Japan, India, France form common platform for Sri Lanka creditors
It remains uncertain whether China, Sri Lanka’s biggest bilateral creditor, will join the initiative launched by Japan.
Japan, India and France have announced a common platform for talks among bilateral creditors to coordinate the restructuring of Sri Lanka’s debt, a move they hope would serve as a model for solving the debt woes of middle-income economies.
It remains uncertain, however, whether Sri Lanka’s biggest bilateral creditor – China – will join the initiative launched by Japan, this year’s G7 chair, with the aim of kicking off a series of meetings among Sri Lanka’s creditors.
“To be able to launch this negotiation process, gathering such a broad-based group of creditors, is a historical outcome,” Japanese Finance Minister Shunichi Suzuki told a briefing on Thursday.
“This committee is open to all creditors,” he said, voicing hope China would join in the effort.
French Director General of the Treasury Emmanuel Moulin told the briefing the group was ready to hold the first round of talks “as soon as possible”.
Sri Lanka’s central bank governor told Reuters news agency earlier this week that having a single platform for talks would be a welcome move that would make it easier to discuss and share information.
“I hope the creation of this platform will become a model case” for debt restructuring of middle-income countries, Suzuki said.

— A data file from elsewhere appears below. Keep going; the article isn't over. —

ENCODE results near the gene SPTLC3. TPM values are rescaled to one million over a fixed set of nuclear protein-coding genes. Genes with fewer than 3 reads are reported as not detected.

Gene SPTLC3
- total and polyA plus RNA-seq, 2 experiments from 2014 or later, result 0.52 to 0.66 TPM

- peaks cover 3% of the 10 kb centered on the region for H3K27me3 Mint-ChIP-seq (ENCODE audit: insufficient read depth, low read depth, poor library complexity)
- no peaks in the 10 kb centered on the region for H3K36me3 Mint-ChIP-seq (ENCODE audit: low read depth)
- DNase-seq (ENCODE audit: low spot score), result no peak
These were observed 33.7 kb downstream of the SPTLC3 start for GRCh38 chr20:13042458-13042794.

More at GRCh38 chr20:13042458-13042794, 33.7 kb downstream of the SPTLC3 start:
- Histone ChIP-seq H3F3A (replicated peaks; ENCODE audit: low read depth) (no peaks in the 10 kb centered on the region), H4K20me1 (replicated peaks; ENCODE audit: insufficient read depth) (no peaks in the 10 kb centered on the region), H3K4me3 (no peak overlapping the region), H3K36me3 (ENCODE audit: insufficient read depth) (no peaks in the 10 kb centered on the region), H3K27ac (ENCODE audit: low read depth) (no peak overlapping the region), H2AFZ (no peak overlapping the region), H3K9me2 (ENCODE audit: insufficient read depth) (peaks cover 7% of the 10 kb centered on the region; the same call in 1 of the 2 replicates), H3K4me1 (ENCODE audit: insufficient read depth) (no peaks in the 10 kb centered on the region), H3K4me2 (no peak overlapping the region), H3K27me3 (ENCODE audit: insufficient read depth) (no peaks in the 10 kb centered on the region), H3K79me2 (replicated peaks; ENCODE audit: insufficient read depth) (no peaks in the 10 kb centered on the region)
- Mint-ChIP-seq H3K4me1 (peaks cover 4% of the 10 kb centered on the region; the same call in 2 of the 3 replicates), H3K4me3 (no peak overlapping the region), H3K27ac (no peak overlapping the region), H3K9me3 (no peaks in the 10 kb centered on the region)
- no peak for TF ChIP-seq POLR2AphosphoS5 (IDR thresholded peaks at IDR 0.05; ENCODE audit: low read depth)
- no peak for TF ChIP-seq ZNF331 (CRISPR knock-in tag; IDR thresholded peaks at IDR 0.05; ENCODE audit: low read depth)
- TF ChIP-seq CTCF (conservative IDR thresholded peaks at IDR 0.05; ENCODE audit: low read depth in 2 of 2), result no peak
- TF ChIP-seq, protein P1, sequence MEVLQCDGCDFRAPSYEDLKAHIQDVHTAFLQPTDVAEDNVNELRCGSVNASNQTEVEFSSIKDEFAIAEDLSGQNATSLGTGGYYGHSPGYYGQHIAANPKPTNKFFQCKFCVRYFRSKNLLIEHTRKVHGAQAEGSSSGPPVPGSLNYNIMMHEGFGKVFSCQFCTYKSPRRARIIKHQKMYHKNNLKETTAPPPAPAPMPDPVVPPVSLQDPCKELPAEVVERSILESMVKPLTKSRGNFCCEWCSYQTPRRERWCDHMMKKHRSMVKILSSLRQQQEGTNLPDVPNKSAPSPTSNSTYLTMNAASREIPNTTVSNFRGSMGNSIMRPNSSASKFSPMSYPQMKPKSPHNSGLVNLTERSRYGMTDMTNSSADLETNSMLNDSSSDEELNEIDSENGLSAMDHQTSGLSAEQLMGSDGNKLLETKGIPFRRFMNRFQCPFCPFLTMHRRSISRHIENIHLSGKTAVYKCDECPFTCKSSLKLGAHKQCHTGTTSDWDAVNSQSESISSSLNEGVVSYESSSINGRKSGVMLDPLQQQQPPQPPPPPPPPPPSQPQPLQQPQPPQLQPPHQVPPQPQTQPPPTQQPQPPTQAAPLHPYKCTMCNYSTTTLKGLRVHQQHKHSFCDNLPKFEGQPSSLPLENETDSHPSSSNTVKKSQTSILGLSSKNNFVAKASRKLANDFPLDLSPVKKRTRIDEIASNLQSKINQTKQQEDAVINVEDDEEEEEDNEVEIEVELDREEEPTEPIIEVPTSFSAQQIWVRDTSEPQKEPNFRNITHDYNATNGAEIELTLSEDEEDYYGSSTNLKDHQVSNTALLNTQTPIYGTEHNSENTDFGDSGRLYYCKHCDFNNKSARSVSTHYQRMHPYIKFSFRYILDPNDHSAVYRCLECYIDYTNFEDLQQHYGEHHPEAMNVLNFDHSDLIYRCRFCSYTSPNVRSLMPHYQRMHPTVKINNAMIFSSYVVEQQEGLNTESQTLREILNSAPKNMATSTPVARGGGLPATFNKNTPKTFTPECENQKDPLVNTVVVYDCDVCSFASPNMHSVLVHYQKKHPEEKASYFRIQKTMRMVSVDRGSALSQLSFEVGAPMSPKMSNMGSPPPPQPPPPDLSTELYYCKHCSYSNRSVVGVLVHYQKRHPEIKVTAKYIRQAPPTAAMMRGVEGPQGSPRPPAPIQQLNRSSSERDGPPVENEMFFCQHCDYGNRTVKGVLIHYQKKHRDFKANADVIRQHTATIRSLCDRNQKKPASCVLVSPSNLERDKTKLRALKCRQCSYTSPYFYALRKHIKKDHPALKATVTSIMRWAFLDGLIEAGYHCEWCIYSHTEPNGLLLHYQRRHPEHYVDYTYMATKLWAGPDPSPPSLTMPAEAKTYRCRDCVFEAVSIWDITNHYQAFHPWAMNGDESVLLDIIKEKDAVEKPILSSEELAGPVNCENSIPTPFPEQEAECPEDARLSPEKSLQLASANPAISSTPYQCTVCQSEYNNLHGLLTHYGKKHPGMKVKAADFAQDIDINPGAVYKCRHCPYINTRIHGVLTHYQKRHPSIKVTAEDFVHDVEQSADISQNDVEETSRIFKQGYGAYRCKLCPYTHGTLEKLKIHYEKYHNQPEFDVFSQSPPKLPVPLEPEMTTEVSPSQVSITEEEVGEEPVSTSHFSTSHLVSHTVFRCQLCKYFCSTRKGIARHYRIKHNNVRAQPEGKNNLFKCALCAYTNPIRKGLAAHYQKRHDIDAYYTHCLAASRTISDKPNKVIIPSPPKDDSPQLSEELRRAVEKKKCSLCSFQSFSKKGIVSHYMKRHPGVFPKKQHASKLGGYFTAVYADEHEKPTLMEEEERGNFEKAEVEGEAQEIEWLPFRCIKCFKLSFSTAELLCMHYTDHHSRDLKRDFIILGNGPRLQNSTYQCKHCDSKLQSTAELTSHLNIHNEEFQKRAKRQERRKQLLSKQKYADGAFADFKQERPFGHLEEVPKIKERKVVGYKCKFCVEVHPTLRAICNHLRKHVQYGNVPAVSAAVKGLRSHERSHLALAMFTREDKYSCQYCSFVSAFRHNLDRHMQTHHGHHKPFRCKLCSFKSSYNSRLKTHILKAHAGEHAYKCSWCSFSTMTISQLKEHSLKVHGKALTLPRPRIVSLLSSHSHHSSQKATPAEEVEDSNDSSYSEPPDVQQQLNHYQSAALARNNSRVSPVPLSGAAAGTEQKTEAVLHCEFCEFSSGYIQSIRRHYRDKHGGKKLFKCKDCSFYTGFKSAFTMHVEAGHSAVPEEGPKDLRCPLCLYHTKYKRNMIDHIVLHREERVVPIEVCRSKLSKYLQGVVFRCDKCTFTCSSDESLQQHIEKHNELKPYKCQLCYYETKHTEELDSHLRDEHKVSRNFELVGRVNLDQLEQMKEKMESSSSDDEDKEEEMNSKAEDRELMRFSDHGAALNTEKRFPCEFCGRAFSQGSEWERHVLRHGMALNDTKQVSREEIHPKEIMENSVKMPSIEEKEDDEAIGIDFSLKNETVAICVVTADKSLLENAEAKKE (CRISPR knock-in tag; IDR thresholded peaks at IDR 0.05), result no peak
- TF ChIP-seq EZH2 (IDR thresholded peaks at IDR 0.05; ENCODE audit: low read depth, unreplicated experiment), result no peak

Japan’s top currency diplomat Masato Kanda told reporters the group has sent an invitation to all of Sri Lanka’s bilateral creditors, including China, and hopes to hold the first round of talks at the earliest date possible.
“The beginning of a coordinated effort… to address Sri Lanka’s distress means we have made a critical policy adjustment” with the International Monetary Fund (IMF), said Sri Lanka’s President Ranil Wickremesinghe, who is also the finance minister, via video conference.
The island nation of 22 million people last month secured a $2.9bn programme from the IMF to tackle its huge debt burden. But the middle-income economy could not apply for relief under the G20’s common framework for debt treatment, which targets only low-income countries.
That has put the onus on big economies to come up with an alternative scheme, leading to the creation of the new platform.
Sri Lanka owes $7.1bn to bilateral creditors, according to official data from its government, with $3bn owed to China followed by $2.4bn to the Paris Club and $1.6bn to India.
The government also needs to renegotiate more than $12bn of debt in Eurobonds with overseas private creditors and $2.7bn on other commercial loans.
Sri Lanka kicked off talks to rework part of its domestic debt this month and aims to finalise the deal by May.